Let me just say that emotional burnout is one thing, but there are way more mental health concerns that we should also be able to talk about such as anxiety, depression, and etc. It's been reported by the National Alliance on Mental Illness that around 19% of people in the U.S. suffer from anxiety disorders while approximately 8% suffer from depression — two of the highest percentages of disorders in U.S. populations compared to any other mental illness in this country to date. With that information in mind, it’s important to know that it’s not bad to have these things and it’s not a personal failure. In fact, it only shows that mental illness is much more common than you realize. A lot of people are going through the same things that you might be going through. Knowing this can make people feel more comfortable with talking about their issues, knowing that everyone in their circle is feeling the same way one way or another. As difficult as it might be at first, it’s important to take the time you need to process those feelings and also talk about them in a safe, judgment-free space. That is why stigmas on mental health must be dismantled so actual progressive conversations can be had. Having these conversations can further improve the mental health of people of all ages, help improve performance in school and the workplace, increase the feeling of optimism, normalize taking breaks, and make everyone feel like they always can have someone to go to when going gets rough. This would also show the beauty in vulnerability.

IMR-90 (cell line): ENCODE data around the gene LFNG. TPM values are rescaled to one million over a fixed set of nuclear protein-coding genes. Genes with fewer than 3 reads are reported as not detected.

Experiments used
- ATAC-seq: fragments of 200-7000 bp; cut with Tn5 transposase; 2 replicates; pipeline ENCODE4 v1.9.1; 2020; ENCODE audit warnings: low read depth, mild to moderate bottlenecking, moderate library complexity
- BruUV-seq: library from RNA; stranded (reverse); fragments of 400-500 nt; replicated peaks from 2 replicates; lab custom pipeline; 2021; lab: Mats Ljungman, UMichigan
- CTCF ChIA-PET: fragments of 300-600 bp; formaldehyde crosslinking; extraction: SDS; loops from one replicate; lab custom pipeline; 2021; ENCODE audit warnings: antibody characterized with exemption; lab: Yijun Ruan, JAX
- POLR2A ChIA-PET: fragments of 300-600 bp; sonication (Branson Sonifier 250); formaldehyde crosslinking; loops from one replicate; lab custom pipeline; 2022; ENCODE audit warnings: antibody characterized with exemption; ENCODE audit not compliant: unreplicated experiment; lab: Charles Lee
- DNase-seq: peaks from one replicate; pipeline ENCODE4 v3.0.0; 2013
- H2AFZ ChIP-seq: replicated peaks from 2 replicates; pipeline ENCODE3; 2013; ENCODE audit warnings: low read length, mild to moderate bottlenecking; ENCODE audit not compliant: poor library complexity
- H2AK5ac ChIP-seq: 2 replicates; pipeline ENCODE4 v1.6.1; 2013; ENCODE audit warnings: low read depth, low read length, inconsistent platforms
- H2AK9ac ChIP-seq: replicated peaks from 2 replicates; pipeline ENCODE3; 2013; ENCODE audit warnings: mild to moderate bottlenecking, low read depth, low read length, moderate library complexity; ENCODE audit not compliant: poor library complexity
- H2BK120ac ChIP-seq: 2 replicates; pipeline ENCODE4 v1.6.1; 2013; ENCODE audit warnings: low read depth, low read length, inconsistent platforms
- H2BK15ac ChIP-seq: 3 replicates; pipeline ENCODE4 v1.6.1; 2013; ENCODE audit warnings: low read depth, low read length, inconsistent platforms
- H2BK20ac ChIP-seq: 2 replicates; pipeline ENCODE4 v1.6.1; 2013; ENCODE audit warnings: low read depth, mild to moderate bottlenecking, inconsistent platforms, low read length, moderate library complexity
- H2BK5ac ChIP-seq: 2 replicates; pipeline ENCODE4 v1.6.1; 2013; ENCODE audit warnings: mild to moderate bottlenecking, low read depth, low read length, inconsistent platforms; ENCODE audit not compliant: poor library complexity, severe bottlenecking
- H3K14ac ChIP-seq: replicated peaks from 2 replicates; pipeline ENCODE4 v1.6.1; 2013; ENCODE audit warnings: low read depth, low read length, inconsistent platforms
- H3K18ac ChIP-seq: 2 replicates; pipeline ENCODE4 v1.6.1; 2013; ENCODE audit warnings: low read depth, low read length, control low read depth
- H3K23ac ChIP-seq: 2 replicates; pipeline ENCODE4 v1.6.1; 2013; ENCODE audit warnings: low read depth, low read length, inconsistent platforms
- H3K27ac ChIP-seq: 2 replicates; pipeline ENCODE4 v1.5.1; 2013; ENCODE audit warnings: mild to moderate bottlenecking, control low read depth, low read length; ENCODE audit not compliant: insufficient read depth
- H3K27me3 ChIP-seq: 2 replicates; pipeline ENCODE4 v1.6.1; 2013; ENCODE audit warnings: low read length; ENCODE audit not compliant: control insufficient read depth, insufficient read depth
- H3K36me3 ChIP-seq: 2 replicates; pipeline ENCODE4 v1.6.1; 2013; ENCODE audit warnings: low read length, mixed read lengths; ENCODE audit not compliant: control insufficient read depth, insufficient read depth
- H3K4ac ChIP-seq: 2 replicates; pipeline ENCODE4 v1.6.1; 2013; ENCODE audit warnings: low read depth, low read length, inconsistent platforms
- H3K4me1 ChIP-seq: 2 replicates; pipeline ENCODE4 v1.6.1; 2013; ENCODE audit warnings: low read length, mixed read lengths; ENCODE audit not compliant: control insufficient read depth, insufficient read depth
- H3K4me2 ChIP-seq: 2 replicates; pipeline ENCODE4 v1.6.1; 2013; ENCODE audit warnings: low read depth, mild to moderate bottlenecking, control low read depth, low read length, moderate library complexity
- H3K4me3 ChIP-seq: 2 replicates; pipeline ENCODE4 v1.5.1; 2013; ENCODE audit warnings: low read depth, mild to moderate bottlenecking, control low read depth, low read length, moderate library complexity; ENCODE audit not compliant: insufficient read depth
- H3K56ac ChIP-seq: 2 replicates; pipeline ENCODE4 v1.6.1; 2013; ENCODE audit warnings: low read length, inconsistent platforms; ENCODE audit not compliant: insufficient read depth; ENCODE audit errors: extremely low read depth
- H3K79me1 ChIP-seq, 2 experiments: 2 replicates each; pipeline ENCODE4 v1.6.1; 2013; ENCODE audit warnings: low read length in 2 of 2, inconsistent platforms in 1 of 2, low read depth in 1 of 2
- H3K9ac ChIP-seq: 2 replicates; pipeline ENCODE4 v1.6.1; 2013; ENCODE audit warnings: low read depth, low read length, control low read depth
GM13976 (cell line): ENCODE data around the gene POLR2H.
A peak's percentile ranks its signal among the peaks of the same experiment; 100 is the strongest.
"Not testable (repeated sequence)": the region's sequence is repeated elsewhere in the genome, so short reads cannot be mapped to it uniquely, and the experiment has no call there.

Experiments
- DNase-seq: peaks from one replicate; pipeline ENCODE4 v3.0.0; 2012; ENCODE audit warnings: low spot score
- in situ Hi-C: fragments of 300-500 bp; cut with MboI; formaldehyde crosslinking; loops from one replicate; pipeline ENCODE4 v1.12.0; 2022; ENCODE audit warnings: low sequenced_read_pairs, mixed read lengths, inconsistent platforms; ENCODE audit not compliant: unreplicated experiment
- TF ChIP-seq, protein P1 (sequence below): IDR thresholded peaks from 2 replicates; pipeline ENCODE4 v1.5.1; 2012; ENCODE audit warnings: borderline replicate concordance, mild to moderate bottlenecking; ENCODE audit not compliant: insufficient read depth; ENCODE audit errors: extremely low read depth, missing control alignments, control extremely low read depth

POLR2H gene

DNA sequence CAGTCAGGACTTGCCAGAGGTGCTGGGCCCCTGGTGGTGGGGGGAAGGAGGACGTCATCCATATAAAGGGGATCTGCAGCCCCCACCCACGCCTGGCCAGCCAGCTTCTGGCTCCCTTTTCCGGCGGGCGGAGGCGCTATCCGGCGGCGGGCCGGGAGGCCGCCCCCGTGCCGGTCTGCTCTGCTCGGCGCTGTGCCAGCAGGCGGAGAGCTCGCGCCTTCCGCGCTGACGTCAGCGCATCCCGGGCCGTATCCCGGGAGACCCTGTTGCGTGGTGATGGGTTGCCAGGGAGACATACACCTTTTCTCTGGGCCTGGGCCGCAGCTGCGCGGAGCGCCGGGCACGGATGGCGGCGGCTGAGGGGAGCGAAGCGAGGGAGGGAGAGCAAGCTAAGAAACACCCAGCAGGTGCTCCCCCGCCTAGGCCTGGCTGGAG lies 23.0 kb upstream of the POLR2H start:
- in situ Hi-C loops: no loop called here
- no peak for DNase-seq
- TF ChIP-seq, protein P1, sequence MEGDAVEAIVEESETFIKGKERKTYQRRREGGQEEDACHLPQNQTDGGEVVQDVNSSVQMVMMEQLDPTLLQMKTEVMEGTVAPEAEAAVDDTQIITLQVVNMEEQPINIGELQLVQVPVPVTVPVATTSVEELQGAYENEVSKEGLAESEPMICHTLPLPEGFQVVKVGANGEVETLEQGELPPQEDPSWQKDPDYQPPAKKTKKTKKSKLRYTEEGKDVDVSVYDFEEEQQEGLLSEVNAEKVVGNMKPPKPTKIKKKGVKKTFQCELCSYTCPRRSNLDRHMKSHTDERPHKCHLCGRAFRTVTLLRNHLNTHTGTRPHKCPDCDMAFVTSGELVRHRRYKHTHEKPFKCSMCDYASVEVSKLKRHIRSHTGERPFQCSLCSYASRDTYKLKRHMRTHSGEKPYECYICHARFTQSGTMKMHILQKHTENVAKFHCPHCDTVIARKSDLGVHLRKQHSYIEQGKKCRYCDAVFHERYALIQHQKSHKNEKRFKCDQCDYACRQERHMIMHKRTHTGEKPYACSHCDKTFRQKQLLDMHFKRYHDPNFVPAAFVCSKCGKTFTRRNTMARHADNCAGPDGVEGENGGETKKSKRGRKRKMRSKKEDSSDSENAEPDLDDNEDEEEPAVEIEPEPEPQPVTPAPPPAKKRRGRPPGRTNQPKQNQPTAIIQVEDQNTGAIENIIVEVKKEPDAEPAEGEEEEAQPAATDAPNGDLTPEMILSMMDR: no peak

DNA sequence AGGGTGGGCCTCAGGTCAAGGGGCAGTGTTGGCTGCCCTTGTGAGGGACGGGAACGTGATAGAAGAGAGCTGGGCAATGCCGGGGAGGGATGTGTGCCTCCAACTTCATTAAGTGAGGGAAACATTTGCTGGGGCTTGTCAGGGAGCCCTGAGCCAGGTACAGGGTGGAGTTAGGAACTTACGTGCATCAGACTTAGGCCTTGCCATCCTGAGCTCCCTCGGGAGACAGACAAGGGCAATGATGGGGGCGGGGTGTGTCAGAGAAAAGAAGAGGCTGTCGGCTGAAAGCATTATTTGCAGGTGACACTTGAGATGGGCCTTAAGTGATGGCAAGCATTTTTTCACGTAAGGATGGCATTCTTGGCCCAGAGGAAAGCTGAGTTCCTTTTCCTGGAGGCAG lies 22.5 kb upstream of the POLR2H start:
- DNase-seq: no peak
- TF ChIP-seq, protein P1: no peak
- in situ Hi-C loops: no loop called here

Mental health can be a touchy subject for a lot of people. However, the topic wouldn’t be as touchy if it was talked about more and if there were more resources available for people to freely talk about them without shame. Awareness isn’t enough. Action must be taken to ensure the mental health of ourselves and others because this shouldn’t be an issue we look at systemically. We should look within ourselves, as well. 

I, for one, have struggled with emotional burnout — that feeling of being overwhelmed by everything being thrown at me. I’m sure that a lot of people can relate. Action can start with you, and it can start small, one step at a time. Try to be there for your friends and family members a little more than just saying “I’m here for you.” Offer support such as homework help, or do breathing exercises with them. Let them rant out their frustrations to you if you have space for it. We’re all going through things, especially during this pandemic, so coming up with ideas and demanding change is what we can do as of now. Let’s not undermine our abilities to create change because it is powerful.

If you are interested in mental health treatment, you can research options and apply for financial support using the To Write Love on Her Arms Find Help Tool

If you are in crisis, you can reach the Samaritan’s Hotline by phone call or text message at 877.870.4673 or chat online at the Suicide Prevention Lifeline website.